Nearly six months after doing so in the U.S., Amazon said it is increasing the cost of its Prime subscription program in the UK and Western Europe by up to 43%, as it too battles inflationary pressures and higher operating costs.
According to Reuters, German Prime members will see a 30% increase in the annual fee, while in the UK it will go up 20%; they are the company’s second- and third-largest markets after the U.S. In Spain, Italy and France, Prime members will see the annual cost rise between 39% and 43%. All the increases will take effect Sept. 15.
In addition to inflation and operating costs, Amazon cited faster delivery and more streaming content in justifying the European price increases, which like the U.S. had not taken place since 2018. “We will keep working to ensure Prime offers exceptional value for members,” the company told Reuters.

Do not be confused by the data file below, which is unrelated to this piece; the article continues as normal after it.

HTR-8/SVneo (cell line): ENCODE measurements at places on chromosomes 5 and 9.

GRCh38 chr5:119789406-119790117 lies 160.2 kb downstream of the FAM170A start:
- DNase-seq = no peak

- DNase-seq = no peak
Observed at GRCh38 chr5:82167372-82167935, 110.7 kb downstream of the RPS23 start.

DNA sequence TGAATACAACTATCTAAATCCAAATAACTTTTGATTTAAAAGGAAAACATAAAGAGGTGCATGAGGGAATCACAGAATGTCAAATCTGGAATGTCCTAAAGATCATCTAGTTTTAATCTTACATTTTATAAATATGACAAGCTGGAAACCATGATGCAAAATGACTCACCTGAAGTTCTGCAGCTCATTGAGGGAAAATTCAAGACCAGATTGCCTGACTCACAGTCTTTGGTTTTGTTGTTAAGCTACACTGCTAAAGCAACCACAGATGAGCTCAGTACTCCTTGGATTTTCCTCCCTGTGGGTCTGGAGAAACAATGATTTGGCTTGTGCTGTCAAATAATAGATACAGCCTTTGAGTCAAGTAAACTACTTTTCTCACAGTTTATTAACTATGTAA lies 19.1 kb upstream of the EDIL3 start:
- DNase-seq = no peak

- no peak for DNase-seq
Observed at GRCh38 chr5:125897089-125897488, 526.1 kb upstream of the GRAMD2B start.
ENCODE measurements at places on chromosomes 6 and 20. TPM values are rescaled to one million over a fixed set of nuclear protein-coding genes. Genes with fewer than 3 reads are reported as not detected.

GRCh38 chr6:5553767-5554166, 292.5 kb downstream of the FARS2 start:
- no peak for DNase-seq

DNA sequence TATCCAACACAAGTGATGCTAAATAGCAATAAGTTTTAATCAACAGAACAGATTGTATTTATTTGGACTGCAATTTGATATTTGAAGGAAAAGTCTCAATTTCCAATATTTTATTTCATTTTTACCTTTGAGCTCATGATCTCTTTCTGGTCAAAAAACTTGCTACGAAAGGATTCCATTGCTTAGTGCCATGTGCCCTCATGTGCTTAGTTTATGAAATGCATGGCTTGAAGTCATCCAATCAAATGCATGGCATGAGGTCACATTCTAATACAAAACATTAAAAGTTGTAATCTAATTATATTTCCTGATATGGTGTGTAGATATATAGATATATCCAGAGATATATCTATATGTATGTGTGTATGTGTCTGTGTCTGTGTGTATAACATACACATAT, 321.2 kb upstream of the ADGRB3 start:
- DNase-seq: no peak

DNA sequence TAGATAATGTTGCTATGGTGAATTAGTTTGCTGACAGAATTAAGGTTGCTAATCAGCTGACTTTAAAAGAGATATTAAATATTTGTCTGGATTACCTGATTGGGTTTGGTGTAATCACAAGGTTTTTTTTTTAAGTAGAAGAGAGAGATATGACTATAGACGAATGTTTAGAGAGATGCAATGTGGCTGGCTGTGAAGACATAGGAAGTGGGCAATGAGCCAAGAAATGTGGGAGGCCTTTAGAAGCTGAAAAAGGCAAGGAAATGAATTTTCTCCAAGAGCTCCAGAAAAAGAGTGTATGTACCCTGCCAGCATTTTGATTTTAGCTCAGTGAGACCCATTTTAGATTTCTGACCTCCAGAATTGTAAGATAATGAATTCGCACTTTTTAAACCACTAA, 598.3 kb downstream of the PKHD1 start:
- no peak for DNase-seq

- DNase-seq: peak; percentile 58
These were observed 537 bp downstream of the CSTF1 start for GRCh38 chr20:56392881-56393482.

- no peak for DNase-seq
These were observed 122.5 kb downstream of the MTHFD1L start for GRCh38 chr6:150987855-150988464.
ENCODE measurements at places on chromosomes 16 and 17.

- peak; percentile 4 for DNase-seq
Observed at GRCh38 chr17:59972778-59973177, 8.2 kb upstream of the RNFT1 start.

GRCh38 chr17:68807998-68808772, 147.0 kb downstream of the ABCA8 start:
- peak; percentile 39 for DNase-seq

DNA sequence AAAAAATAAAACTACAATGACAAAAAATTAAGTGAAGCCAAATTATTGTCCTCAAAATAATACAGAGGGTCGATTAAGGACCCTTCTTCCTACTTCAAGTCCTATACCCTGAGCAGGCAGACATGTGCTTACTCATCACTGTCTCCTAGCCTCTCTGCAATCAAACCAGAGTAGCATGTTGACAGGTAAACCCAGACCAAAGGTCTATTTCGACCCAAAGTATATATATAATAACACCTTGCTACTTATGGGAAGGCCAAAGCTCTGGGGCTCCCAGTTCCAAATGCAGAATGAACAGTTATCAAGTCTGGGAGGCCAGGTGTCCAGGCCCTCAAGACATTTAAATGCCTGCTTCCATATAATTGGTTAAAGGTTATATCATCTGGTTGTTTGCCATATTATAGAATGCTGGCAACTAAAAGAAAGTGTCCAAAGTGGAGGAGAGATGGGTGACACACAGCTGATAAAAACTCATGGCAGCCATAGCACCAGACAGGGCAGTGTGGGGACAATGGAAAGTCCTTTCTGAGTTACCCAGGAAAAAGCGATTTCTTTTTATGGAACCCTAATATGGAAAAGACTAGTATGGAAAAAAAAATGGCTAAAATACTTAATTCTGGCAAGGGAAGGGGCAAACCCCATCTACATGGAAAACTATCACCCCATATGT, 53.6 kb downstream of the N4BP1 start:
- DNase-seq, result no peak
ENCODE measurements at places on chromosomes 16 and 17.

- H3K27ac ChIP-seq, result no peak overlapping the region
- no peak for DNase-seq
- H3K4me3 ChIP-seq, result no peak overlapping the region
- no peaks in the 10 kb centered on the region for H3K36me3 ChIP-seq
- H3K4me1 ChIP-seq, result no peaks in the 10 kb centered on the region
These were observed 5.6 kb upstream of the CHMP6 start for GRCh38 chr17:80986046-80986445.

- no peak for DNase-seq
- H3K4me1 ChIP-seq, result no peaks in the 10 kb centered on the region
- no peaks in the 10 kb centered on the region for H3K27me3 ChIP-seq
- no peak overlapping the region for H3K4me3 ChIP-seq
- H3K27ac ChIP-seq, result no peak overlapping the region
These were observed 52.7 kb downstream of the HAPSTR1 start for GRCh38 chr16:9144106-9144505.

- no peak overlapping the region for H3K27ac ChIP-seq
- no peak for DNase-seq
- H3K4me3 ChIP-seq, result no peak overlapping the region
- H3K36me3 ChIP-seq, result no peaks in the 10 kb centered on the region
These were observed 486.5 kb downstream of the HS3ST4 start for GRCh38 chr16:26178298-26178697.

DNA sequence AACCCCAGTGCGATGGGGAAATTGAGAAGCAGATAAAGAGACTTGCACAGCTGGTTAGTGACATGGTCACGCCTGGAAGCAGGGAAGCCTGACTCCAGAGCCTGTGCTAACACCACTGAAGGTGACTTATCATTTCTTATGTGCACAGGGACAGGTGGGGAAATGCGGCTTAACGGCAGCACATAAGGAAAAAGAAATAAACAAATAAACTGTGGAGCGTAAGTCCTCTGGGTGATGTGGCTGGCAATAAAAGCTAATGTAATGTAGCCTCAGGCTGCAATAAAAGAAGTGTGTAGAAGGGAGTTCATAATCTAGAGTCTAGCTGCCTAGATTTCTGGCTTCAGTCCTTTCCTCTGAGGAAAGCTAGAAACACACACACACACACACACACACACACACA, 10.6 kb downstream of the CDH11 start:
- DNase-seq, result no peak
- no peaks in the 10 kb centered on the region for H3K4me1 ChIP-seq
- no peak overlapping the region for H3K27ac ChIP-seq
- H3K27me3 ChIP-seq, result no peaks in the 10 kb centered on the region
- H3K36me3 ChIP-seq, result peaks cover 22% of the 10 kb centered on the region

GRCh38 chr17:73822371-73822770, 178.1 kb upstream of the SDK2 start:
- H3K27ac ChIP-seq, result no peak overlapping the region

In May, Amazon reported a $3.8 billion loss for the first quarter, its first dose of red ink since 2015. CFO Brian Olsavsky told analysts external inflationary pressure on things like shipping, fuel and labor, partly due to COVID-19 issues in China and the war in Ukraine, contributed $2 billion in incremental costs in the quarter.
Another $2 billion in incremental costs came from Q4 overstaffing as the workforce initially dwindled due to Omicron infections, then surged as they returned, while inflation dampened sales, Olsavsky said. Analysts are calling for $1.38 billion in net income when Amazon reports its Q2 results on Thursday.
In more positive news, Amazon announced last week that electric vans from Rivian Automotive are now being used to deliver packages in Baltimore, Chicago, Dallas, Kansas City, Nashville, Phoenix, San Diego, Seattle and St. Louis, among other cities. The rollout will include 100 cities by year end, with a projected fleet of 100,000 EVs by 2030.
A pretax loss of $7.8 billion on Amazon’s investment in Rivian was a major contributor to the Q1 loss, the company said.